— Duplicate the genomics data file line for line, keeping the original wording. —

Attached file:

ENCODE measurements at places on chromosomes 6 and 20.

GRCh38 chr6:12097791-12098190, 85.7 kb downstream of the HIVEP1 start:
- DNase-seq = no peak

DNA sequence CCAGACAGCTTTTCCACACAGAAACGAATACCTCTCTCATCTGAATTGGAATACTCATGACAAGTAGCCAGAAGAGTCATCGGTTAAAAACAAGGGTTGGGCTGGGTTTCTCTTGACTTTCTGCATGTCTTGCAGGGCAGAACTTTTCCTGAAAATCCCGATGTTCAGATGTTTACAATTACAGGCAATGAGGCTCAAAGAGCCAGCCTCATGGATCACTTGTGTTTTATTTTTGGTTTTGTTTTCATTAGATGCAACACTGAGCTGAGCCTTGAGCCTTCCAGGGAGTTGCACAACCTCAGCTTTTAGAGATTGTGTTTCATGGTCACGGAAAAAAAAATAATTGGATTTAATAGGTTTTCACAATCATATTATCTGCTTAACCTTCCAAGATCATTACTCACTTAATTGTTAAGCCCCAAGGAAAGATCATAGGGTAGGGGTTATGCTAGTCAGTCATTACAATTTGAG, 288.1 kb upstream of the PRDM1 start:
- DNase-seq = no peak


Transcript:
ENCODE measurements at places on chromosomes 6 and 20.

GRCh38 chr6:12097791-12098190, 85.7 kb downstream of the HIVEP1 start:
- DNase-seq = no peak

DNA sequence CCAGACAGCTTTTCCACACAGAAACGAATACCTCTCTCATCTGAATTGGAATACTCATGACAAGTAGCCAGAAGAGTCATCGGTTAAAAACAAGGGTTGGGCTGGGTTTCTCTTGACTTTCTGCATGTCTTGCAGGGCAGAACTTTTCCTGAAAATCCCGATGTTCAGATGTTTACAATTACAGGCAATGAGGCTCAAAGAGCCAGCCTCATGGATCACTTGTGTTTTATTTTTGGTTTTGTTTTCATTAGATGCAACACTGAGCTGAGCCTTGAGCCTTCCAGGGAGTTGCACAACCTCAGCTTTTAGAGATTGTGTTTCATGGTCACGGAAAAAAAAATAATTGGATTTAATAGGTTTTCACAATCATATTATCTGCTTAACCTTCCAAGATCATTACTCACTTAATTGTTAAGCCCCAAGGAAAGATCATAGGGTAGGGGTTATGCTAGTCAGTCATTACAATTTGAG, 288.1 kb upstream of the PRDM1 start:
- DNase-seq = no peak